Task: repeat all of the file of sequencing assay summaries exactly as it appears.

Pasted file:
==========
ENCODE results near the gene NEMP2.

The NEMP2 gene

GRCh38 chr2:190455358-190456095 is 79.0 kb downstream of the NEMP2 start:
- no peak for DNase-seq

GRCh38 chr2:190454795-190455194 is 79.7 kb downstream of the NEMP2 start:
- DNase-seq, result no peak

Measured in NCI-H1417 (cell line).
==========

ENCODE results near the gene NEMP2.

The NEMP2 gene

GRCh38 chr2:190455358-190456095 is 79.0 kb downstream of the NEMP2 start:
- no peak for DNase-seq

GRCh38 chr2:190454795-190455194 is 79.7 kb downstream of the NEMP2 start:
- DNase-seq, result no peak

Measured in NCI-H1417 (cell line).